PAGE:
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25 May 2020
On 16 April 2020 Justice Southcott of the Federal Court issued the first decision under the amended Patented Medicines (Notice of Compliance) Regulations (PMNOC Regulations): Amgen Inc v Pfizer Canada ULC (2020 FC 522). Pfizer was successful in establishing obviousness of the asserted claims of Canadian Patent 1,341,537 (the '537 patent) relating to filgrastim (Amgen's NEUPOGEN and Pfizer's biosimilar product NIVESTYM).
In 2015, under the pre-amended PMNOC Regulations, the Federal Court dismissed Amgen's application for a prohibition order against Apotex in respect of the '537 patent (as previously reported here). Relying on that decision, Pfizer had sought to dismiss the present infringement action as an abuse of process. The Federal Court dismissed the motion and the decision was upheld by the Federal Court of Appeal (as previously reported here). Southcott exercised his discretion not to apply the abuse of process doctrine to specific findings as Amgen was unable to pursue an appeal of the Apotex decision.
The '537 patent was filed in 1986 and issued in 2007. As an 'old act' patent, the '537 patent will expire 17 years after issuance (ie, on 31 July 2024). The '537 patent relates to a granulocyte colony-stimulating factor (G-CSF) made using recombinant genetic technology.
Amgen asserted that Pfizer's NIVESTYM would infringe Claims 43 through 47. Pfizer defended and counterclaimed on the basis that the asserted claims are obvious. Pfizer also asserted that the '537 patent was invalid as:
Pfizer also asserted that it did not infringe the patent, relying on the prior use defence.
The court adopted the claim construction as the inventive concept of the asserted claims, including the polypeptide of the protein (Claim 43), the recombinant DNA molecule for expressing the polypeptide (Claim 44) and the process for making the polypeptide that had granulocyte colony-stimulating activity (Claim 47). Only Claim 47 required that the inventive concept had the requisite biological activity.
The court found that, as of the priority date of August 1985, the prior art disclosed the purification of the naturally occurring G-CSF, as well as certain methods used to clone, make and test recombinant proteins. Further, there would have been a motivation to clone and purify the recombinant version of the G-CSF.
The court analysed the steps a skilled person would have undertaken to arrive at the invention, finding that a skilled person would expect potential challenges at each step, without a guaranteed solution to such challenges. Notwithstanding that success could not be predicted at each of the steps required to achieve the claimed invention, the skilled person "is not risk averse and would not be discouraged from attempting the G-CSF project by known potential problems with identifiable solutions" and "[a]ny potential challenges they would encounter could be addressed with skill and did not require inventiveness".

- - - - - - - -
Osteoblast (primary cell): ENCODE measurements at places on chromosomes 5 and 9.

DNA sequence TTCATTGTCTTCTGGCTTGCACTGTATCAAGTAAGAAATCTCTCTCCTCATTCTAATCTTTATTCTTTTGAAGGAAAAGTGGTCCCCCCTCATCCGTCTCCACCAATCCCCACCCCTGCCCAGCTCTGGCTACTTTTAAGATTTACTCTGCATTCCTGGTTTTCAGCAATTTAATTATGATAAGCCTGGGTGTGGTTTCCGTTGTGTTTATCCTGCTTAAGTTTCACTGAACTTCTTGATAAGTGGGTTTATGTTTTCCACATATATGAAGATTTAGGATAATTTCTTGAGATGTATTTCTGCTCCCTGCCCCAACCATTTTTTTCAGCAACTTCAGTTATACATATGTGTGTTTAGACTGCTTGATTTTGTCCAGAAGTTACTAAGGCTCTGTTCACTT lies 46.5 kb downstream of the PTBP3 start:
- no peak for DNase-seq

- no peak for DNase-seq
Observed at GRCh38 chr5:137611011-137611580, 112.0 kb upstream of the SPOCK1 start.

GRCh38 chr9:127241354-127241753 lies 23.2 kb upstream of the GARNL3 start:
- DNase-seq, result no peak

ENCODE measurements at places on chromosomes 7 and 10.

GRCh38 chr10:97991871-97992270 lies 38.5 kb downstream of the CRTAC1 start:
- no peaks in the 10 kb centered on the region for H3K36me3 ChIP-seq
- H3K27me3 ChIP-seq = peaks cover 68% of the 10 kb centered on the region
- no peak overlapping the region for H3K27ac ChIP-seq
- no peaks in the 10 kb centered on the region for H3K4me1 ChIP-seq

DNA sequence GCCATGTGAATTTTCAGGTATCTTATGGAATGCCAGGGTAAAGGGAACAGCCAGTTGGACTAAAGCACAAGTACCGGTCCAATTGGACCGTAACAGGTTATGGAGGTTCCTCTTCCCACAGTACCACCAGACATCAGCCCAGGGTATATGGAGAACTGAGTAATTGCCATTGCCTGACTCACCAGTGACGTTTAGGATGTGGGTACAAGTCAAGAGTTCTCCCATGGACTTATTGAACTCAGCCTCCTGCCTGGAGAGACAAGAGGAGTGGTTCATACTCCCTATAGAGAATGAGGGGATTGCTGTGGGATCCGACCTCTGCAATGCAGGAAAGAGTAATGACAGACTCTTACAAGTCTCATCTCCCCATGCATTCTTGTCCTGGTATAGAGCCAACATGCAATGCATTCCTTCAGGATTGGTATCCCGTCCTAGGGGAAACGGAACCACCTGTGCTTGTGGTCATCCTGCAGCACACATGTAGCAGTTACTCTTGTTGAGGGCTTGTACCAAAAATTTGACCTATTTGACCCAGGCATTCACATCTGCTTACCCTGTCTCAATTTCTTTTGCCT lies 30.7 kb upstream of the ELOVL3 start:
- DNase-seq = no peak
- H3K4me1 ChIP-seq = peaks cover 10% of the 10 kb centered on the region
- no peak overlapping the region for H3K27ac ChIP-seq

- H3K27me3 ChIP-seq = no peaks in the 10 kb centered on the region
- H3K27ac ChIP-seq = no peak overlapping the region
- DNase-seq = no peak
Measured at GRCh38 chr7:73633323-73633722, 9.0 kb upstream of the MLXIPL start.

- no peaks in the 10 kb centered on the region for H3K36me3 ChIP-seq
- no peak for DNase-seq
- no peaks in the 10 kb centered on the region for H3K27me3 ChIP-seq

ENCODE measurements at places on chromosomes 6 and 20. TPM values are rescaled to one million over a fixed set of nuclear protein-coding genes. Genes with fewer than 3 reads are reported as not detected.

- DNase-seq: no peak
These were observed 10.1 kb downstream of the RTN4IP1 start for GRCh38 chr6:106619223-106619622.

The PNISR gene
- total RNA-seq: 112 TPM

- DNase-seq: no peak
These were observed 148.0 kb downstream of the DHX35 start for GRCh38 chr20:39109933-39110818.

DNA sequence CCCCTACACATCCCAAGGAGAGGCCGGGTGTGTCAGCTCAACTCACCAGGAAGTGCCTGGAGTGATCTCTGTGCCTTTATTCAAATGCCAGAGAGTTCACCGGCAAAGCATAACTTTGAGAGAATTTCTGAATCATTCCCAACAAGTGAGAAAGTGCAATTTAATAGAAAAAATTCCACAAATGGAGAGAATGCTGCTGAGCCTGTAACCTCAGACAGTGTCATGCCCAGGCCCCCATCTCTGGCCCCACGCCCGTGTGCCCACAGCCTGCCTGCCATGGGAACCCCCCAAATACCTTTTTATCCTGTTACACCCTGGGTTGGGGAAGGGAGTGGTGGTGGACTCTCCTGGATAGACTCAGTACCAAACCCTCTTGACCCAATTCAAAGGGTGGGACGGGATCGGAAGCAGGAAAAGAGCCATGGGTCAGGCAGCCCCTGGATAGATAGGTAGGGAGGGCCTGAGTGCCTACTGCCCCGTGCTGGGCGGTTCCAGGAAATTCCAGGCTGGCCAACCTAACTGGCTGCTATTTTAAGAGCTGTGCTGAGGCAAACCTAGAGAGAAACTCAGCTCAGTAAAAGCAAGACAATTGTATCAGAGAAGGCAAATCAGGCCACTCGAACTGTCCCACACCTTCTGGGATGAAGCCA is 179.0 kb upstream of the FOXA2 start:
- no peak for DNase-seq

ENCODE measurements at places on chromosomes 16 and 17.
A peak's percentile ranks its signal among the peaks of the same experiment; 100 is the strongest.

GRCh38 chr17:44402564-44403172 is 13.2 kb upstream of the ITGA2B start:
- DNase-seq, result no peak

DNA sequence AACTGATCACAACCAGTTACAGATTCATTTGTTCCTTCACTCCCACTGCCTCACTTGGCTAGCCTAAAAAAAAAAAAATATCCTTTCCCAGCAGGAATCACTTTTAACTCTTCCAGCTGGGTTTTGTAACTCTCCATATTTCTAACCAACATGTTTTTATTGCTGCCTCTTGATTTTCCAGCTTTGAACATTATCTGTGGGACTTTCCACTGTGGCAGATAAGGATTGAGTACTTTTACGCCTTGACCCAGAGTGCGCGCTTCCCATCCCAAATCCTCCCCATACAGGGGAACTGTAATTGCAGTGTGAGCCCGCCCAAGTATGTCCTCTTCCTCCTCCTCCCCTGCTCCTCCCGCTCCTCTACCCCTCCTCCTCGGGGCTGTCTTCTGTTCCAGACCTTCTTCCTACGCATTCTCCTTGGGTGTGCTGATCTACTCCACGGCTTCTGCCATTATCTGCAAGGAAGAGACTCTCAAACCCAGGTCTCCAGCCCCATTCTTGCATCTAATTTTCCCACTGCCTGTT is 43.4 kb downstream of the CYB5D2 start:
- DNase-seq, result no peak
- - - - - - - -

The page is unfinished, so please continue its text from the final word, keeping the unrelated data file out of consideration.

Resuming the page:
The court found it compelling that Pfizer's three experts independently set out the same roadmap for what the skilled person would have taken from one of the pieces of prior art, despite being blind to the '537 patent.
The court concluded that it was more or less self-evident to try and obtain the claimed invention, and this was not a situation with a mere possibility that something might turn up. As a result, the court concluded that each of the asserted claims was invalid for obviousness.
The '537 patent described the G-CSF as 'pluripotent', meaning that it stimulated growth of multiple lineages of mature blood cells from progenitor cells. However, the G-CSF stimulates only the growth of granulocytes but not other cell lineages, and thus is not considered 'pluripotent'. Pfizer asserted that the multiple references in the '537 patent to the recombinant protein being 'pluripotent' were false and misleading statements, and thus the patent was invalid under Section 53 of the Patent Act. Pfizer further asserted that the '537 patent was invalid for insufficiency as it did not teach the skilled person to produce a protein that was pluripotent.
The court dismissed both grounds of invalidity, finding that the skilled person would have understood the '537 patent's use of the term 'pluripotent' referred to the naturally occurring protein that was named 'pluripotent' in the prior art. Therefore, there was no material misrepresentation. Further, the disclosure of the '537 patent was sufficient since there was no requirement for the patent to teach a protein that stimulates growth in multiple cell lineages.
Pfizer asserted that it was protected from a finding of infringement by the prior use defence. Specifically, Pfizer asserted that its biosimilar NIVESTYM was manufactured from a master cell bank that was made three years prior to the issuance of the '537 patent. The court held that in order for the prior use defence to assist Pfizer, it needed to have acquired the invented subject matter either before the priority date or before 1 January 1994, when the Patent Act was amended. Further, there was no common law prior use defence as there was no legislative gap. The court therefore concluded that had the '537 patent been valid, Pfizer would have no defence to infringement.
Amgen may appeal the judgment as of right.
For further information on this topic please contact Urszula Wojtyra at Smart & Biggar by telephone (+1 416 593 5514) or email (email@example.com). The Smart & Biggar website can be accessed at www.smart-biggar.ca.
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